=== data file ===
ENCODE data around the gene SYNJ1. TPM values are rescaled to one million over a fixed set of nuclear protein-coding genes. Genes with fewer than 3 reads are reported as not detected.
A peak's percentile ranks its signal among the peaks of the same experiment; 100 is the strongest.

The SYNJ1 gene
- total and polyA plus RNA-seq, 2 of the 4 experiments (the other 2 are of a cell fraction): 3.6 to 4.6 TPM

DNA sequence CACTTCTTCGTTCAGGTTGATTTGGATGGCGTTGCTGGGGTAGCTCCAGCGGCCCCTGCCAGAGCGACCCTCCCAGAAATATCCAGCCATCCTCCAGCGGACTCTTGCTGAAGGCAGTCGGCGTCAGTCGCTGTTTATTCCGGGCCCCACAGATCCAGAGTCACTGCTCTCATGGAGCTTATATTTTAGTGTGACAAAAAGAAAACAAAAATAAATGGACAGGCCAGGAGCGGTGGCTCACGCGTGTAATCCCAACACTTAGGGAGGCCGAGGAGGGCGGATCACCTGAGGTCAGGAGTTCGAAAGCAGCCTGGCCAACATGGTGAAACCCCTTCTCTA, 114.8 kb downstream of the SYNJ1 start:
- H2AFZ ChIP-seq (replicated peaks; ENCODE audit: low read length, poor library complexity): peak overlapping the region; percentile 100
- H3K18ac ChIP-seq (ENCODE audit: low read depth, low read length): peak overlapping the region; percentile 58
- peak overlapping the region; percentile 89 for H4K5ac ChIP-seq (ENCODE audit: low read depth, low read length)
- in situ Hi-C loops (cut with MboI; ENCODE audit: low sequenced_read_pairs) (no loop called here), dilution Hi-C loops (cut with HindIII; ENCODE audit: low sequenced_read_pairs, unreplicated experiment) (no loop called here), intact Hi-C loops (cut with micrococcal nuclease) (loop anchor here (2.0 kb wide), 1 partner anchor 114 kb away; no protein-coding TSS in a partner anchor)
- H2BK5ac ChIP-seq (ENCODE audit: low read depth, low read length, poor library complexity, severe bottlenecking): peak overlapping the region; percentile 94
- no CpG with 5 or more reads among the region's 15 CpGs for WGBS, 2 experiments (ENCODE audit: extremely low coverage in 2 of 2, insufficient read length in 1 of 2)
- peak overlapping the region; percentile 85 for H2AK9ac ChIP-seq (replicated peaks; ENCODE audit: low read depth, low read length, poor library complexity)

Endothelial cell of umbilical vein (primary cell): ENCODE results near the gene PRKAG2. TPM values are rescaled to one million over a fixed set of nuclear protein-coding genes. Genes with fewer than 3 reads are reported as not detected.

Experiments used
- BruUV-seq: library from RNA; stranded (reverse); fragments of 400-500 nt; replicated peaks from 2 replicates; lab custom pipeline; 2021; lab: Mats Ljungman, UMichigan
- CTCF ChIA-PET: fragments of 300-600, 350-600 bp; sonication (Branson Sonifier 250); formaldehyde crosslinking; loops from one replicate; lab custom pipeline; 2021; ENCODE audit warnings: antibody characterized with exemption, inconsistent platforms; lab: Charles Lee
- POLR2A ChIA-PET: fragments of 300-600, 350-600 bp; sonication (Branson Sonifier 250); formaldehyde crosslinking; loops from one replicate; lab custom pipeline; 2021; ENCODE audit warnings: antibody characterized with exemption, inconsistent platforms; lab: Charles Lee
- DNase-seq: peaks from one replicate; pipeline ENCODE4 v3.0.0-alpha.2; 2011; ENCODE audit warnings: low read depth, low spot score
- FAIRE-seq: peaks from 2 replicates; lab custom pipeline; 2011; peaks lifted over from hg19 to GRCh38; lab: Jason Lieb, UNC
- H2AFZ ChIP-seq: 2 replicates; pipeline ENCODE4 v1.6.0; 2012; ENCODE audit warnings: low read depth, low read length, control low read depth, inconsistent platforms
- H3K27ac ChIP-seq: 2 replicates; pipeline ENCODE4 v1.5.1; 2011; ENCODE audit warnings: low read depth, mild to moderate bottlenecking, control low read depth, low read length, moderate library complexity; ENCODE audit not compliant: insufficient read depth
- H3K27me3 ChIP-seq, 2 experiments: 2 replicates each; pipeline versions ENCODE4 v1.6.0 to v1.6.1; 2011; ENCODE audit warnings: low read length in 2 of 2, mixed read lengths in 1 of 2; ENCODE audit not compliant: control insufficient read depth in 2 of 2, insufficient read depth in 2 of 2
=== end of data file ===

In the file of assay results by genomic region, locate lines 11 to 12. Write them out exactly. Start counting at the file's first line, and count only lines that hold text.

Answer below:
- no CpG with 5 or more reads among the region's 15 CpGs for WGBS, 2 experiments (ENCODE audit: extremely low coverage in 2 of 2, insufficient read length in 1 of 2)
- peak overlapping the region; percentile 85 for H2AK9ac ChIP-seq (replicated peaks; ENCODE audit: low read depth, low read length, poor library complexity)